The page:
Warning Signs

1. Capturing — too many items or pages remain in the capture point.  Another warning could be that the oldest item in the capture point is more than a certain number of days old.

2. Emptying —  this might be similar to the warning for Capturing.  One specific warning could be the number of days that have elapsed between bouts of “Emptying”

3. Tossing —  I would set my warning signal for tossing be related to the number of items that exist in my time management system in some way.  If the total number of items became too large, I would relate that to a possible lack of Tossing.

4. Acting Now — if my schedule became too packed with too many items, that might relate to a lack of “Acting Now.”   This would be easy to measure in Outlook if it measured the number of items that were disposed of, but this would mean that an incoming email would have to be tracked and tagged in some way.  This would be useful, but might add extra “bloat” to Outlook in addition to the fat that already exists.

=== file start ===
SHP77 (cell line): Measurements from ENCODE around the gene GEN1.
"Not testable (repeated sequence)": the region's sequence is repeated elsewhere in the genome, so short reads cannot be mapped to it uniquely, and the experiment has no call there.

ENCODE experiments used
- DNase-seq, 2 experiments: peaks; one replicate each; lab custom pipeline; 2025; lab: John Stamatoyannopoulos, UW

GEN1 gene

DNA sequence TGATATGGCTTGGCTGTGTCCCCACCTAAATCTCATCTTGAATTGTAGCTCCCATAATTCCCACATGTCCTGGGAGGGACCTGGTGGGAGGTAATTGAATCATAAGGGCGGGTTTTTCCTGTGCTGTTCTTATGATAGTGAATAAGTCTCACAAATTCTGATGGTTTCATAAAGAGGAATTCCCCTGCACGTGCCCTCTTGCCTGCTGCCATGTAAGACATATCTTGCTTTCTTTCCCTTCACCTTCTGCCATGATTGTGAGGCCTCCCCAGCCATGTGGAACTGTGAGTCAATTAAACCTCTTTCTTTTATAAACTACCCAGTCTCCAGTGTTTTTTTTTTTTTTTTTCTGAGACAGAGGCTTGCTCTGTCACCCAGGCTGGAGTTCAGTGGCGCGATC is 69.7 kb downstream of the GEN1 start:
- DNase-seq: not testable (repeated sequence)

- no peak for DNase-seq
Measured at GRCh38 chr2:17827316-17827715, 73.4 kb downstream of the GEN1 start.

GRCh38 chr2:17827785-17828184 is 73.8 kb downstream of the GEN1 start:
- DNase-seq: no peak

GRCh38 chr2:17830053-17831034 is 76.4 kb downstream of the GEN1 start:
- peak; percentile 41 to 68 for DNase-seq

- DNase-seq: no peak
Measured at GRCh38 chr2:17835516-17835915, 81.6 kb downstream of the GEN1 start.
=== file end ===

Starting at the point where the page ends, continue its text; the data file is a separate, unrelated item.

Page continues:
5.  Storing — when I have too many items waiting to be filed or scanned, that is an instant warning that I need to  be doing more Storing.

6.  Scheduling —  I wish that Outlook could do some quick analysis of my schedule to tell me whether or not my schedule was unrealistic, using some criteria that  I could give.  If too many items are scheduled at the same time, or too close together, it should be able to tell me.

7.  Listing — I wish I could tell when lists are getting stale and need to be pruned

8.  Interrupting — this one leaves me a bit lost.  To have a good warning, Outlook would need to measure what happens when I dismiss a reminder.  Perhaps reminders would have to be re-thought completely, and the user should be given a choice of different ways of dismissing them.  One choice could be to “dismiss as complete,” and another could be to “dismiss as irrelevant.”  Then, perhaps the time it is dismissed could tell something about whether or not the reminder is actually working the way it should.